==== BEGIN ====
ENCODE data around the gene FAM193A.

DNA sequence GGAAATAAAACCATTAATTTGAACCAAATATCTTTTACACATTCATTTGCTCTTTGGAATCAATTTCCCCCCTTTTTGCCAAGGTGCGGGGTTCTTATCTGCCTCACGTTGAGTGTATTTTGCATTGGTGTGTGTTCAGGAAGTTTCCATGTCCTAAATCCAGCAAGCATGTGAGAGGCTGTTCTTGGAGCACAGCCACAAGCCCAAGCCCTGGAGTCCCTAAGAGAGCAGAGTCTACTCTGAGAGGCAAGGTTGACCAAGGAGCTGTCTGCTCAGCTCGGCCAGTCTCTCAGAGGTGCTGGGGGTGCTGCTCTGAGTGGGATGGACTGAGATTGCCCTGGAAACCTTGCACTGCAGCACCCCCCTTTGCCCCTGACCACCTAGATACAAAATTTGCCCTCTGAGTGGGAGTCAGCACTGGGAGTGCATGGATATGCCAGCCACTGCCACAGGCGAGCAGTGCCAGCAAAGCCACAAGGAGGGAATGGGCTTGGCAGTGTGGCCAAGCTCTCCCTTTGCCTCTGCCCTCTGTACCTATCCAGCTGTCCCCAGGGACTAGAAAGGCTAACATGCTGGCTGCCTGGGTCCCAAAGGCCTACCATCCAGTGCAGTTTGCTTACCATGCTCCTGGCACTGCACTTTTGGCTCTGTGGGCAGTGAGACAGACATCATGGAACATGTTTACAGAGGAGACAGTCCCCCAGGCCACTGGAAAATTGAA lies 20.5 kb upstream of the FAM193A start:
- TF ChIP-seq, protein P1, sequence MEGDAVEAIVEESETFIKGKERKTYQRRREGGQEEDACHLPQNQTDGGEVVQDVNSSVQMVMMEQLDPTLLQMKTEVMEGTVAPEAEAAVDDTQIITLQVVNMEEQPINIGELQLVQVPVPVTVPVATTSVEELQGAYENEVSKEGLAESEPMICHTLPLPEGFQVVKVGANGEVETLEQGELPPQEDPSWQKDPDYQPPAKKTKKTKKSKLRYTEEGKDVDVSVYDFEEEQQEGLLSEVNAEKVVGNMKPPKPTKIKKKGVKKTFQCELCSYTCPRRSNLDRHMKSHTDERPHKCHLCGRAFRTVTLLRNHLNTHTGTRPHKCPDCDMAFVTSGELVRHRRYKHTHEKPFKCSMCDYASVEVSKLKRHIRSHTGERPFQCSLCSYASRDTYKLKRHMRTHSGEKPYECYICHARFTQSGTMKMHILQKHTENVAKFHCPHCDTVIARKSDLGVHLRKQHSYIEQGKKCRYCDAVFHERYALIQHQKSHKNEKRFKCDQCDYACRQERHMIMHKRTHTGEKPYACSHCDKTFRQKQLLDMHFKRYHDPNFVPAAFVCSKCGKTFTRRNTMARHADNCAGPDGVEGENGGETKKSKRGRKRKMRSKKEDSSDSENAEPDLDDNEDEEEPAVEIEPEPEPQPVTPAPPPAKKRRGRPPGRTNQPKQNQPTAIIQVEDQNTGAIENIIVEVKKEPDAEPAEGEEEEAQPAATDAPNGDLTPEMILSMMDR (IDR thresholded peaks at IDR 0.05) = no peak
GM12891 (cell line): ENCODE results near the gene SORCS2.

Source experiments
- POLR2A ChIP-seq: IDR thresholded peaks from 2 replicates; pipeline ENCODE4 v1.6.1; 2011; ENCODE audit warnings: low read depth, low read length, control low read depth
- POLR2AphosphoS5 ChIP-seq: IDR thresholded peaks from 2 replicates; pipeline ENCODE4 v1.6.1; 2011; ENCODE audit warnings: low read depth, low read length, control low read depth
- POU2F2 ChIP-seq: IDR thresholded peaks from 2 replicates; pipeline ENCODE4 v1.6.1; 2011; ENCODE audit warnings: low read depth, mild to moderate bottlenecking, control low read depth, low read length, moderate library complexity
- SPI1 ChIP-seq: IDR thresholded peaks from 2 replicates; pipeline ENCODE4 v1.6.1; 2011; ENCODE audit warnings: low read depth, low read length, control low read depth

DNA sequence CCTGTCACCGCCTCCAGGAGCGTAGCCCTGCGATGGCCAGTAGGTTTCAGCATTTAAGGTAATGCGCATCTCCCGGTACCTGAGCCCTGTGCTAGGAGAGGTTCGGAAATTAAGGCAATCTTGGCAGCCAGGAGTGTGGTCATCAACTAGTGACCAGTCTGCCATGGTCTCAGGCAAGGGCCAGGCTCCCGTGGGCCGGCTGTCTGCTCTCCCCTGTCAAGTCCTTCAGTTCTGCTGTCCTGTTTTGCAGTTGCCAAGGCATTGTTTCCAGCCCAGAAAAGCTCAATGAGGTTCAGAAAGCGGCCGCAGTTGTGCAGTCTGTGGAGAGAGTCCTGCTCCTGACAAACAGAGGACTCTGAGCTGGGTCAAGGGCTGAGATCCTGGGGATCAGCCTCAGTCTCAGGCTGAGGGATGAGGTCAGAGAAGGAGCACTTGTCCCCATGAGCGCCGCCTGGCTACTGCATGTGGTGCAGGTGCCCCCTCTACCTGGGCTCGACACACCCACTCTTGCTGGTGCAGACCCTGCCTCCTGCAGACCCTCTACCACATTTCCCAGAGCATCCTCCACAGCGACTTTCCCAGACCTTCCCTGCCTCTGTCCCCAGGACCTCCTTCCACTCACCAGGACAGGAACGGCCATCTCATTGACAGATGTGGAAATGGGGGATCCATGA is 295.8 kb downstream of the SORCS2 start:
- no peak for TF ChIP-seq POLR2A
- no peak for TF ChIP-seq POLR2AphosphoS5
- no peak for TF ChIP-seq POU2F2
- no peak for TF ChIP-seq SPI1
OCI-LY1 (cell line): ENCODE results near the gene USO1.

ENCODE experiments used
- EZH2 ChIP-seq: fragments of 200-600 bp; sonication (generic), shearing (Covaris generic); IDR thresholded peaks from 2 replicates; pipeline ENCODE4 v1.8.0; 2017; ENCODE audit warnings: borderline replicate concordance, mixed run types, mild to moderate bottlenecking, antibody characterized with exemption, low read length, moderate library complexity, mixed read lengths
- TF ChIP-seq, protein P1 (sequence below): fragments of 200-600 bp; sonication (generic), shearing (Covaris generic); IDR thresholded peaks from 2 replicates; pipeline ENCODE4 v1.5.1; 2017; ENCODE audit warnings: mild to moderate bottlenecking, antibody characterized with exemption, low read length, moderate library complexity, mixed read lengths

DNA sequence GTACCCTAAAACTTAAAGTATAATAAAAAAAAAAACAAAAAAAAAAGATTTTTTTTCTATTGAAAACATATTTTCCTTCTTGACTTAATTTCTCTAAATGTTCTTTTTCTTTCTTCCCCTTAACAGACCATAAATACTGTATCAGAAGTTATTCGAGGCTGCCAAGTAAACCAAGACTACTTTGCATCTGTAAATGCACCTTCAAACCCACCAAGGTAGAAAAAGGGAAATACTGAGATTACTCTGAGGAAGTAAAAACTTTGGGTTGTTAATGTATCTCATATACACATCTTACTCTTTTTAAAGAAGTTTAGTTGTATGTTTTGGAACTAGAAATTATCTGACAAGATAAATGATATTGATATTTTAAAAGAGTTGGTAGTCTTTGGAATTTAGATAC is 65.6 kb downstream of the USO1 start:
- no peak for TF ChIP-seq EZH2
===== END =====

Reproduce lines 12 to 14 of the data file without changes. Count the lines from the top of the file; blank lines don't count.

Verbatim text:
- no peak for TF ChIP-seq POLR2AphosphoS5
- no peak for TF ChIP-seq POU2F2
- no peak for TF ChIP-seq SPI1